North shore of HK Island

Tue, 09/23/2014 - 01:05

Sketch drawn by Collinson in 1845. Original held in UK National Archive, their ref: WO 78/115

Copy shown in 'Mapping Hong Kong' book, Plate 2-1b

Date picture taken


Very interested in the left most line which points to Spring Garden.  I assume that is where Spring Garden Lane is today.  On the very early Jurors Lists, some people are listed to be living there.  I wonder what gave it this name back then, how it came into being, and what it was there for. 

Does anyone have information?


Hong Kong 1841-1862 by G. R. Sayer (originally published in 1937)

"It is not clear when Spring Gardens became attached to the locality rather than to a particular house, but Murdoch Bruce's lithograph (and the map above) of 1846 certainly uses it to indicate a locality. The house which bore the name was originally built by the firm Turner & Co. and it was used as a residence by Governors Davis and Bonham. Why it was called is something of a mystery, though it did have a good well of water in its ground and a stream still runs through the area. There may also be connection with an area which lay in front of Admiralty Arch in London which was known as Spring Gardens, a fashionable residential district for a long time which only disappeared with the construction of Admiralty Arch and the adjoining government offices. There was also, however, a 'Spring Gardens' in the business district of Manchester which British merchants in Hong Kong might have been familiar."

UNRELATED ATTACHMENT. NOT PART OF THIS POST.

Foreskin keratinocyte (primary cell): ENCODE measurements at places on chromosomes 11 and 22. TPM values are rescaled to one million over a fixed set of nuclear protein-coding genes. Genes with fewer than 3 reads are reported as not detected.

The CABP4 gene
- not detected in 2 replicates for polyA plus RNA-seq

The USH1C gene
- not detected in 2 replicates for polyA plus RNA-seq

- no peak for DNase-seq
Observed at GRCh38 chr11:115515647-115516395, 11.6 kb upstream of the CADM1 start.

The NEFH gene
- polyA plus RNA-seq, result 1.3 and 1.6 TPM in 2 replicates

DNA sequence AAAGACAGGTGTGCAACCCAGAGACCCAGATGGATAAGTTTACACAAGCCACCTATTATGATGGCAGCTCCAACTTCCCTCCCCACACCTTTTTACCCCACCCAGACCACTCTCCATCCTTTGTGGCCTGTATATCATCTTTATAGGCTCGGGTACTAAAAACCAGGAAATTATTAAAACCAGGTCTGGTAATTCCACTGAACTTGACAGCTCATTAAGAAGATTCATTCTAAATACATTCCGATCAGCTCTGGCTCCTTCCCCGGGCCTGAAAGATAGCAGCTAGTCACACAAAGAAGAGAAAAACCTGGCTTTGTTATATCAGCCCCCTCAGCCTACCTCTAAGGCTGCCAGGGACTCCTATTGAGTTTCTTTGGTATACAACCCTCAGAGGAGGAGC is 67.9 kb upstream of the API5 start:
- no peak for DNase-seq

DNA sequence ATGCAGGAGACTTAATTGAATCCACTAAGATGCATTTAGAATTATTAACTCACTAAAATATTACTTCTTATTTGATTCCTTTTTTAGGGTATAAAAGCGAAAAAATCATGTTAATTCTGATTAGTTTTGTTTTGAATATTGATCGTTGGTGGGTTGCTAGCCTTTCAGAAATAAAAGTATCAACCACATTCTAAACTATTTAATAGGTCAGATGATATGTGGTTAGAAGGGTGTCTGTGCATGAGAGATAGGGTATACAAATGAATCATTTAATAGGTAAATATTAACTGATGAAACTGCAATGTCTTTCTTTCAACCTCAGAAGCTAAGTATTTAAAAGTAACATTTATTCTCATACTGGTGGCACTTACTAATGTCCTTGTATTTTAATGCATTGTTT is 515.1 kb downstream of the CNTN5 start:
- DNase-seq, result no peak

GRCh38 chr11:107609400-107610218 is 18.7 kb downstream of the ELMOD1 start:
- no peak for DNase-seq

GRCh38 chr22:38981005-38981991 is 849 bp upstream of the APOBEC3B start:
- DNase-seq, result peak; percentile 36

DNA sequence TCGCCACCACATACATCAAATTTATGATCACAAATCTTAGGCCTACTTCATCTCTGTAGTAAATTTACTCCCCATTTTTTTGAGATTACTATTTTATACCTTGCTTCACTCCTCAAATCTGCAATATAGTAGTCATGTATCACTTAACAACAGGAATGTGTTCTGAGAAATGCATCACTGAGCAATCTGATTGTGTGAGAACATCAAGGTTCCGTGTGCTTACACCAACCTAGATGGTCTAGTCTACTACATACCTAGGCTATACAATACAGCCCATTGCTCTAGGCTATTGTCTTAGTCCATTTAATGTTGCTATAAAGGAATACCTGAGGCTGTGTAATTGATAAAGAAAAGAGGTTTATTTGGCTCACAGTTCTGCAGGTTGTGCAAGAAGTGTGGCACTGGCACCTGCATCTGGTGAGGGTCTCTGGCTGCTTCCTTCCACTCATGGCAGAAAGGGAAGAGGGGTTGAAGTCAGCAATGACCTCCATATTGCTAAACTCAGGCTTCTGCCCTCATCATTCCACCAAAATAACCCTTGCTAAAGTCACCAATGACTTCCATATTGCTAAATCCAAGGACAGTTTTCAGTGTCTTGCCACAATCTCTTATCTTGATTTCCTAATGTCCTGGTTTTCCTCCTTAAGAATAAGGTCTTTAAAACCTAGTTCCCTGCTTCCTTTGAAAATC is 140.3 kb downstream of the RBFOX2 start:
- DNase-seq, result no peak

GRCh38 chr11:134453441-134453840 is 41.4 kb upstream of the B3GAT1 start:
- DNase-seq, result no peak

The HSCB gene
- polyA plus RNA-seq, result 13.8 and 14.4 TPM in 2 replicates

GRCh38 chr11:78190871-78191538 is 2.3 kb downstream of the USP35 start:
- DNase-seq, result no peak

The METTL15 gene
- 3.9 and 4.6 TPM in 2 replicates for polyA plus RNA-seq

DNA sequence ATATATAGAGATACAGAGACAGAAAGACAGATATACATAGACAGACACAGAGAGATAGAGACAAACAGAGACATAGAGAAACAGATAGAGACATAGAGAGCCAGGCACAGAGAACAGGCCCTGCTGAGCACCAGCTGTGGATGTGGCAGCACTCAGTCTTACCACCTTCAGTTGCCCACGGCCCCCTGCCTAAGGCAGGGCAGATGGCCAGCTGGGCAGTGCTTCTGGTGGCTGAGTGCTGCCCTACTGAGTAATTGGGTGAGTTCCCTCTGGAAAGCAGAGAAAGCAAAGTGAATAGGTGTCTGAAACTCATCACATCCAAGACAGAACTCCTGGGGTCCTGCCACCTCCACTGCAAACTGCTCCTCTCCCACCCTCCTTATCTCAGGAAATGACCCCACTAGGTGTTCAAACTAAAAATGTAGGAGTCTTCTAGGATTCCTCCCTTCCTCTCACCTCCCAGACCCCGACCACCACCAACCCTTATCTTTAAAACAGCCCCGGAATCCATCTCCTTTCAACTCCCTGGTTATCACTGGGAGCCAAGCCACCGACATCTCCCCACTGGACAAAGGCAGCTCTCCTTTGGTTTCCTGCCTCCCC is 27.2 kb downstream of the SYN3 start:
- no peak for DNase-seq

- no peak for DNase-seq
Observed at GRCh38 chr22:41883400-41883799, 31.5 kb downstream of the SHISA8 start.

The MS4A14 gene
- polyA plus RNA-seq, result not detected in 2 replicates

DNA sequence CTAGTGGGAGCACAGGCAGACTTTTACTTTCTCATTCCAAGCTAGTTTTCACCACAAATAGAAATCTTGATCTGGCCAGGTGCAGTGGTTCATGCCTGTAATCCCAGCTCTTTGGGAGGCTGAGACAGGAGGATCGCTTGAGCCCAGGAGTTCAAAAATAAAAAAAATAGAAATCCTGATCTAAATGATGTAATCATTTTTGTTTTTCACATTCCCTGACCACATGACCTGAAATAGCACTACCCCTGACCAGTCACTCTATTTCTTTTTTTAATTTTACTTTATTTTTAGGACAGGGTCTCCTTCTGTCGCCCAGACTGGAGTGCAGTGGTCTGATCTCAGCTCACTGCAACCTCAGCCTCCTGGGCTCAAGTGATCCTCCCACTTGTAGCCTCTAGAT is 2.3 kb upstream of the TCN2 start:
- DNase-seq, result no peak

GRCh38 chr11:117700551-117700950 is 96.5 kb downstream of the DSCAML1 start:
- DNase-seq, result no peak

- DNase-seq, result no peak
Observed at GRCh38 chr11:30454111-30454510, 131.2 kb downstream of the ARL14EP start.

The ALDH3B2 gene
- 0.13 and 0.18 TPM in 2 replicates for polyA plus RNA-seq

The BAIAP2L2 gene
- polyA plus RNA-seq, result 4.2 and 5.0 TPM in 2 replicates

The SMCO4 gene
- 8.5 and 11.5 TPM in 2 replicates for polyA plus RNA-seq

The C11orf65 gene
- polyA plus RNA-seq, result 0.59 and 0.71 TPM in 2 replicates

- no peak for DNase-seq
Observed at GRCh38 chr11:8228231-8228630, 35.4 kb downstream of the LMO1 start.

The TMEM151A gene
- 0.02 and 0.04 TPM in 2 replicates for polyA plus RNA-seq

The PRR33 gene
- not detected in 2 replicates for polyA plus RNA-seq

Spring Gardens also appears in the book "The Story of Government House by Mattock and Cheshire" which gives further information of the residences of the Governors (Bonham and Bowring) prior to the completion of Government House.